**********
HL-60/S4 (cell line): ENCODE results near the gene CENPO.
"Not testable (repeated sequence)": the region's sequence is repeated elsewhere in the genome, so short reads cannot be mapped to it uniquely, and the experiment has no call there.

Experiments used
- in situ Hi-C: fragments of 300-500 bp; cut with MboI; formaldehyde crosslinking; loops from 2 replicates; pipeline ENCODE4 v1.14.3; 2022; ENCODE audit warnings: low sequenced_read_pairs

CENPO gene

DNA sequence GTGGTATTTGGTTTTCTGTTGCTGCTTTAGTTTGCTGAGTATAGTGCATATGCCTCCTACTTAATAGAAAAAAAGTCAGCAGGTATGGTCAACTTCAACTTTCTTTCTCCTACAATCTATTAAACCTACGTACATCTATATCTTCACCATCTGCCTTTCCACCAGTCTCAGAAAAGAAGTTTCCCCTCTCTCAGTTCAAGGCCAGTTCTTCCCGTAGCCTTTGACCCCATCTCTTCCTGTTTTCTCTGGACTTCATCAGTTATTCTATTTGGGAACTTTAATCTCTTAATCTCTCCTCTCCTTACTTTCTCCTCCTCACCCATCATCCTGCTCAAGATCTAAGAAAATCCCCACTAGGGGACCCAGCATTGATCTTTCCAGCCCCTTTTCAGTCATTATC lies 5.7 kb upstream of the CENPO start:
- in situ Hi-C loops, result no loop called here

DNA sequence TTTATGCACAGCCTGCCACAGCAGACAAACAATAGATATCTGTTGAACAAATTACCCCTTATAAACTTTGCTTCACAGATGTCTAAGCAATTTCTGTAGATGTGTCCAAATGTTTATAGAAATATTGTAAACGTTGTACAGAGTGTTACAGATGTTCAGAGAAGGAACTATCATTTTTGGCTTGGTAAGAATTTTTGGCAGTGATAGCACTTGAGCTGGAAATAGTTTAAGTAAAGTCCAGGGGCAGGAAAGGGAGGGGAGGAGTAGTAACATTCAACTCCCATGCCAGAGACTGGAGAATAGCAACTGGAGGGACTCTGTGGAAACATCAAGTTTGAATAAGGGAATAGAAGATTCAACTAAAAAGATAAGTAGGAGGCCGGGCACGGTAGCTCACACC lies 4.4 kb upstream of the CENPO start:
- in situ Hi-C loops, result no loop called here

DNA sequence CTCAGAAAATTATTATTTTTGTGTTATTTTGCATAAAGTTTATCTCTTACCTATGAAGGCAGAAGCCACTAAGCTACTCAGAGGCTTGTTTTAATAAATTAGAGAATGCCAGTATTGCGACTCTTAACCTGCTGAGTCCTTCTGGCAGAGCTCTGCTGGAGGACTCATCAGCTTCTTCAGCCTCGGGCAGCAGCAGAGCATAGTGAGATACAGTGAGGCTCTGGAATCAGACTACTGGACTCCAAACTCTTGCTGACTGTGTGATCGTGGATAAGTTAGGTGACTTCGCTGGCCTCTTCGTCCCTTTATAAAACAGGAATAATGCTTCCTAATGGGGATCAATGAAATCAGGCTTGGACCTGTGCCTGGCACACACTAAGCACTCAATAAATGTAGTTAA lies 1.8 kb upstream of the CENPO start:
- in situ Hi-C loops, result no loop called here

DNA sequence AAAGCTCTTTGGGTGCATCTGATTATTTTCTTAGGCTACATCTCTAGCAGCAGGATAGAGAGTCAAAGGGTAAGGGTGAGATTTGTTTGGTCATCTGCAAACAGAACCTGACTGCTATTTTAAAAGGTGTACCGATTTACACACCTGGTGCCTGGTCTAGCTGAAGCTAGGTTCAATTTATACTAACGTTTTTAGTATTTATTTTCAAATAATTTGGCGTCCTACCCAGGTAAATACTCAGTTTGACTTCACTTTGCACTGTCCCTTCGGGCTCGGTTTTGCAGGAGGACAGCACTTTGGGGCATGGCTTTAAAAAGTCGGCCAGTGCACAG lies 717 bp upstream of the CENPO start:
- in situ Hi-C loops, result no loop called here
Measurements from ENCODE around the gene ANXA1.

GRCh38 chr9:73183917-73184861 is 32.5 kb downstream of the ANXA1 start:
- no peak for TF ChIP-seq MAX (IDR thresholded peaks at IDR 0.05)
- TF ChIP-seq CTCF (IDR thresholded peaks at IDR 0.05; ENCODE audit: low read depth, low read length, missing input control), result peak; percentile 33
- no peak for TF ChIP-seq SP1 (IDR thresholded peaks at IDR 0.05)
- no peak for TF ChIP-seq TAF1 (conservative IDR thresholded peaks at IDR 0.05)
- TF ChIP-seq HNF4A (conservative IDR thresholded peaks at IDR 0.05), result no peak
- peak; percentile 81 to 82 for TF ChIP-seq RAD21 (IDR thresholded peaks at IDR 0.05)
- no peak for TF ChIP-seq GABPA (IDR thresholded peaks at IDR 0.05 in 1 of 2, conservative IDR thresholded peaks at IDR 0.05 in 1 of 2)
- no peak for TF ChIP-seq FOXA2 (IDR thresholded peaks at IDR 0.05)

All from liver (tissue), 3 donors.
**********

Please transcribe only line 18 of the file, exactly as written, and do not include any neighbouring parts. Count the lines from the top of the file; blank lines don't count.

- no peak for TF ChIP-seq SP1 (IDR thresholded peaks at IDR 0.05)